Since then, I’ve played around with my equipment and recipe, and now that the weather is finally starting to change I’m making hot coffee again. And after a couple of cups that were best described as “meh,” I am determined to learn how to make a seriously delicious cup of coffee. Using only non-dairy milk can be a challenge, as is not having any expensive equipment, but let’s face it : I have nothing but time to figure this out.

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Now here’s the part when I bring this post full circle and try to make you believe it has something to do with chronic pain.

It can be difficult to fill my days with things my body can handle. But fixing coffee is right in my proverbial wheelhouse. When I’m tired and hurting following a long night of painsomnia I’m even more motivated to spend the time to craft a tasty cup. And on the mornings when I wake up feeling like I usually do, I’m happy to put the kettle on, grind the beans, and meticulously go through the steps. I may not always take the time to sit at the table to enjoy my coffee, but I genuinely enjoy the preparation.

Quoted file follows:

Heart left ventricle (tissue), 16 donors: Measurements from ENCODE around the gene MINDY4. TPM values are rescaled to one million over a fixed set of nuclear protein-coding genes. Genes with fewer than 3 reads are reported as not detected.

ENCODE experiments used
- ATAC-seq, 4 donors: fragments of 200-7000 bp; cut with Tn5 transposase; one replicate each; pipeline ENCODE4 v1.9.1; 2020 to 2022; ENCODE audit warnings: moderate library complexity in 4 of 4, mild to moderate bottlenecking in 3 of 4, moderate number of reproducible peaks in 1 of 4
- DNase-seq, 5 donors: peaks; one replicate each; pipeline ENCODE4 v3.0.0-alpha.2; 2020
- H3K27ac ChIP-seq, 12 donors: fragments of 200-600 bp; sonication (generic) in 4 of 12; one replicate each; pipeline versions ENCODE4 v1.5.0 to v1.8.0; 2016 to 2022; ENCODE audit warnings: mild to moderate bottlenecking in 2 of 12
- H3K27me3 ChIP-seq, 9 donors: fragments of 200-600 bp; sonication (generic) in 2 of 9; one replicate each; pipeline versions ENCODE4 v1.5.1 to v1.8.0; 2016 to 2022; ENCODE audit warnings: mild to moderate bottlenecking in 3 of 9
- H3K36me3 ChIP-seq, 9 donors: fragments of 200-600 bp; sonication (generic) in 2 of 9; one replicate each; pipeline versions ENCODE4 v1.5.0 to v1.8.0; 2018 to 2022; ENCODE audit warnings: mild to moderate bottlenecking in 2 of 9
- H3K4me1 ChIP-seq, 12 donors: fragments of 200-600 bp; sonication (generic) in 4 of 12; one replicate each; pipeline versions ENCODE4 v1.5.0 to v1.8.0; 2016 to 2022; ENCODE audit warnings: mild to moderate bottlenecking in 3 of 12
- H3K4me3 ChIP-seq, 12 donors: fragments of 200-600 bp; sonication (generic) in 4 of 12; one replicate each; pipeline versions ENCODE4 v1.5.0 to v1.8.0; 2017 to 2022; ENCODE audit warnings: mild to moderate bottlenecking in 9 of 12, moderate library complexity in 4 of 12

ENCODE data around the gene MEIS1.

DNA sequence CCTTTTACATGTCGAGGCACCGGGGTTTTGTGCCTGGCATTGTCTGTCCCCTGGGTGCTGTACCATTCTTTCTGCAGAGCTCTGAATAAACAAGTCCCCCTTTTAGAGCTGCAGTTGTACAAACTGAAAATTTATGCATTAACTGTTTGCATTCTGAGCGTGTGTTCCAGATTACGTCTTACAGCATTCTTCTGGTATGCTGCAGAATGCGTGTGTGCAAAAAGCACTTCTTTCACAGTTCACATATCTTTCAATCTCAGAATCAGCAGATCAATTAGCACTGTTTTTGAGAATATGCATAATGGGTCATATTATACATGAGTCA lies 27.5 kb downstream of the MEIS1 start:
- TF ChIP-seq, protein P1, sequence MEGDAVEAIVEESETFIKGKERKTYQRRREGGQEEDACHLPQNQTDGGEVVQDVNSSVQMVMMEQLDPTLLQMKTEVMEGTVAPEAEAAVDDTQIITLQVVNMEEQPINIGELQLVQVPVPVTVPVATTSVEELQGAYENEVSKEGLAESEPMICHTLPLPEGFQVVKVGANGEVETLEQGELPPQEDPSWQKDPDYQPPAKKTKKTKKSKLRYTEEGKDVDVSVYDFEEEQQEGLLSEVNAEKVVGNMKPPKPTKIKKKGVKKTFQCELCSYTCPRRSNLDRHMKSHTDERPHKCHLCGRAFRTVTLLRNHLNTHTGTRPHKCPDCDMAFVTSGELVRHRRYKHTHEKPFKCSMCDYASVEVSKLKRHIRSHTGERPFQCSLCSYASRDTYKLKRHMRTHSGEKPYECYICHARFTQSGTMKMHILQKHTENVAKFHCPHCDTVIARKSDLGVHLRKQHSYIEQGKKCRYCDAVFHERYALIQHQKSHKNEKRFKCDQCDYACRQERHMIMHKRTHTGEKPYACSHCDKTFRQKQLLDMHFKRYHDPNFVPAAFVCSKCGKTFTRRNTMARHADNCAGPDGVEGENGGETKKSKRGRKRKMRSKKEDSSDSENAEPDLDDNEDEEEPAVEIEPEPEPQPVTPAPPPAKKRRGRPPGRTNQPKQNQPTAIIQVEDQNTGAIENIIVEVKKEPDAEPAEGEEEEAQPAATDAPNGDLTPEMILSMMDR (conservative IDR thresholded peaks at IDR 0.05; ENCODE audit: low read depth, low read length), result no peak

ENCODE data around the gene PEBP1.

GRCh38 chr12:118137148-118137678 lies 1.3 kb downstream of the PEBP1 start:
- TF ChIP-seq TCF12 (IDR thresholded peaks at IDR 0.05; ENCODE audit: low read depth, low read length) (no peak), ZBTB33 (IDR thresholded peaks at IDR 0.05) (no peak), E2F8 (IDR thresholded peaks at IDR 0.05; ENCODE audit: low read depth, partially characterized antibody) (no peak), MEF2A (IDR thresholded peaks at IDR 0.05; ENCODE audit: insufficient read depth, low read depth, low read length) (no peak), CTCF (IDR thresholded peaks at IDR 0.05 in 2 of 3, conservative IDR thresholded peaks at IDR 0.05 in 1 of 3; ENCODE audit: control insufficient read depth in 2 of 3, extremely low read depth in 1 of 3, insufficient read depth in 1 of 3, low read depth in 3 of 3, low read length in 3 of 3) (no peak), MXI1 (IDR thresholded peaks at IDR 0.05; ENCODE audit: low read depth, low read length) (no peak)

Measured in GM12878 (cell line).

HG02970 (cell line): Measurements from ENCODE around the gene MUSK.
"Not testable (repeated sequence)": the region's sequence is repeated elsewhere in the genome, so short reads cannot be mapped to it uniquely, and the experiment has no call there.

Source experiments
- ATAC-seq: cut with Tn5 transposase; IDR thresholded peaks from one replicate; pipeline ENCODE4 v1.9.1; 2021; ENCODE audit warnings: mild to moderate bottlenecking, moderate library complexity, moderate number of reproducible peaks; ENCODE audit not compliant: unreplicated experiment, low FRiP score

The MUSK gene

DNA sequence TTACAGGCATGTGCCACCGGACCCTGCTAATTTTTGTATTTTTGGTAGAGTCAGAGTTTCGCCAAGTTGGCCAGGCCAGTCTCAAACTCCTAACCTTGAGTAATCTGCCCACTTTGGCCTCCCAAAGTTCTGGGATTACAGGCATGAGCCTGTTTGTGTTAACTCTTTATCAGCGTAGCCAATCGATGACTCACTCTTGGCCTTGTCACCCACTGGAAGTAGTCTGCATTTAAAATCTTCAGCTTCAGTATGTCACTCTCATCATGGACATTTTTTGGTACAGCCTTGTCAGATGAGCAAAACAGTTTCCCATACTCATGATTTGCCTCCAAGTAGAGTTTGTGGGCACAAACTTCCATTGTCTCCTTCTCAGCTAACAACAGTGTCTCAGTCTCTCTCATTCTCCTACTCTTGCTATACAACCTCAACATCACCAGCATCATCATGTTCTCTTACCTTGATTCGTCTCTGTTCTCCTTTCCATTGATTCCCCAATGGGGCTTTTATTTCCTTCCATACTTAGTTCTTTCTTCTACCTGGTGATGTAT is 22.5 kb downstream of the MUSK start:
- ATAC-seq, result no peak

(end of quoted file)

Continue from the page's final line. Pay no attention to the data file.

If anyone has any tips tweet me or comment below. As you can see from the last image of my coffee cup I still have a lot of work to do!






seinfeld and life lessons


I went to my parents’ home today to use them for their pool. Not only is it miserably hot and humid in New Orleans, but Celie was restless and needed to run out some energy in their yard for a while. We caught up while she was darting around, and began discussing a discovery I made last night.